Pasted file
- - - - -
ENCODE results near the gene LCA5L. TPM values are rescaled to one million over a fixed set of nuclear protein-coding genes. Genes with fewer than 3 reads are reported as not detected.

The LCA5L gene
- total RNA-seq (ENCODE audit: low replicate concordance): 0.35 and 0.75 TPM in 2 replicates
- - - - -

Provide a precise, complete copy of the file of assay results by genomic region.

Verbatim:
ENCODE results near the gene LCA5L. TPM values are rescaled to one million over a fixed set of nuclear protein-coding genes. Genes with fewer than 3 reads are reported as not detected.

The LCA5L gene
- total RNA-seq (ENCODE audit: low replicate concordance): 0.35 and 0.75 TPM in 2 replicates